The Robot Journalist in the Age of Social Physics: The End of Human Journalism?

  • Noam Lemelshtrich LatarEmail author
Part of the The Economics of Information, Communication, and Entertainment book series (ECOINFORM)


In the age of Big Data, extracting knowledge from unlimited data silos employing Artificial Intelligence algorithms is becoming fundamental for the survival of society. We are living in an age of exponential growth in the complexity of social systems. We are at the dawn of an emergence of a new science some term as “social physics” that will allow to automatically analyse the billions of micro social engagements done continuously through our mobile devices in all fields of human activity (similar to the study of atoms in physics). This analysis of the social dynamics will allow to identify new social trends, social theories, at the “budding” stage.

Traditional journalists, through the practice of intensive and at times, risky and expensive, investigative journalism, attempt to reveal new facts and social trends and with their narrative talent, experience, their values, creativity and intuition convert these facts into journalistic stories for their audiences.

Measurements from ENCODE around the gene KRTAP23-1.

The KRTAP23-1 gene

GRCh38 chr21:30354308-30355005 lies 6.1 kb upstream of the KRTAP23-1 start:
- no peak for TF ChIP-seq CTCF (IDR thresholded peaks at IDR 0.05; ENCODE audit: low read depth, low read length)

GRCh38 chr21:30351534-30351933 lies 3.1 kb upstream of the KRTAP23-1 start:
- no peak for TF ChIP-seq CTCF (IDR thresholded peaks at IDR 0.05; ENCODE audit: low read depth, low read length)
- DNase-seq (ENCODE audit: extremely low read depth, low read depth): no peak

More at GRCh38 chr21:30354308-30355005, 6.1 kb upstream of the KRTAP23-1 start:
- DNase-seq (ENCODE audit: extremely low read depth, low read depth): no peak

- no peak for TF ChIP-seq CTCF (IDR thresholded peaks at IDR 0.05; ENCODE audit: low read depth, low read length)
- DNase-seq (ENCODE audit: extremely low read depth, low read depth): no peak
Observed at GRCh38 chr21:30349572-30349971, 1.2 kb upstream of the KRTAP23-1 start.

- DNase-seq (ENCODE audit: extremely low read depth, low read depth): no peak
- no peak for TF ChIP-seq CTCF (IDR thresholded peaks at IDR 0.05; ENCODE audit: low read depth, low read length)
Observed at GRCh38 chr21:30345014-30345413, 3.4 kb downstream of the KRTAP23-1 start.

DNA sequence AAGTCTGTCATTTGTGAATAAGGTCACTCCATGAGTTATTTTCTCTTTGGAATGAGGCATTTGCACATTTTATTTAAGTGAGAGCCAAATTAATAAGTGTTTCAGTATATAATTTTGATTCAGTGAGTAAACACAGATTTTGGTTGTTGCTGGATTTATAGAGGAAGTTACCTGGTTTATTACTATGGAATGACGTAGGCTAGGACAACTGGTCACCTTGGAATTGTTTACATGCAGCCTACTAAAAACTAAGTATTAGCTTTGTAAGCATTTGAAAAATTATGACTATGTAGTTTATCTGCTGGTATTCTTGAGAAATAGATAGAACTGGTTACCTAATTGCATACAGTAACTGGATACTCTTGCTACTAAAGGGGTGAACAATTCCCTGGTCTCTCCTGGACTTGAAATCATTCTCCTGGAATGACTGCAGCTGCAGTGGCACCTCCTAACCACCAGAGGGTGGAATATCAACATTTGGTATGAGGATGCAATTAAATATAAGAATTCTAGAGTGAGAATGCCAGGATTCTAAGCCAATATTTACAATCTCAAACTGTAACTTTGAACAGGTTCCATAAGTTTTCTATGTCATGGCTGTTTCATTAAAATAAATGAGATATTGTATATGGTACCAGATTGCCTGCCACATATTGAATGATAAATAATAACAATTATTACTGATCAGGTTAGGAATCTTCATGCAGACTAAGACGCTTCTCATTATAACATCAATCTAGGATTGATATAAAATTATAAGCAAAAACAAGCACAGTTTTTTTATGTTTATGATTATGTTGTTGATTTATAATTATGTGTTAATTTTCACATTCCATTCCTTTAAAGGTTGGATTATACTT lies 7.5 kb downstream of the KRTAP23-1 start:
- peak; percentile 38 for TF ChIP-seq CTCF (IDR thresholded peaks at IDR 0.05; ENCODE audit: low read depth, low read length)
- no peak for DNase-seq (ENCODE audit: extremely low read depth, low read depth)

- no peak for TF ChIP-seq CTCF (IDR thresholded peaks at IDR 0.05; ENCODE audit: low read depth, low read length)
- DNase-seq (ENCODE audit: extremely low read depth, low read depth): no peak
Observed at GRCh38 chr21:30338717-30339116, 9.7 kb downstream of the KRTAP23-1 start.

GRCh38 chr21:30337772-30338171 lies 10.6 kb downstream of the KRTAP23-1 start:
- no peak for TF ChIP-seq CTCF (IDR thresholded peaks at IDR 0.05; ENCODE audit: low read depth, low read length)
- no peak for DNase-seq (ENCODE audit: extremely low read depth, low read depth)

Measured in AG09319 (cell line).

In parallel to the emergence of the new field of “social physics”, narration, the art of telling stories, is also becoming a scientific endeavor employing artificial intelligence algorithms taking advantage of the vast body of knowledge of the field of linguistics and the study of natural language. AI algorithms are being composed that can convert facts into readable stories in a fraction of a second.

This is the birth of Robotic Journalism. Robotic Journalism is based on two pillars: The computer software that automatically extract new knowledge from huge data silos employing the new “social Physics” concept; algorithms that automatically convert this knowledge into readable stories without human involvement. Besides the great potential saving in labor costs, these robot journalists seldom miss facts, if programed correctly, are never tired and if programed objectively-are free of personal bias. Data silo managers of the media organizations and the AI narrative software engineers may become the key employees of the organizations. The human journalists, considering labor and other costs, may become obsolete. In this paper, this new form of robotic journalism and its possible implications will be discussed.


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Copyright information

© Springer International Publishing Switzerland 2015

Authors and Affiliations

  1. 1.School of CommunicationsIDC HerzliyaHerzliyaIsrael

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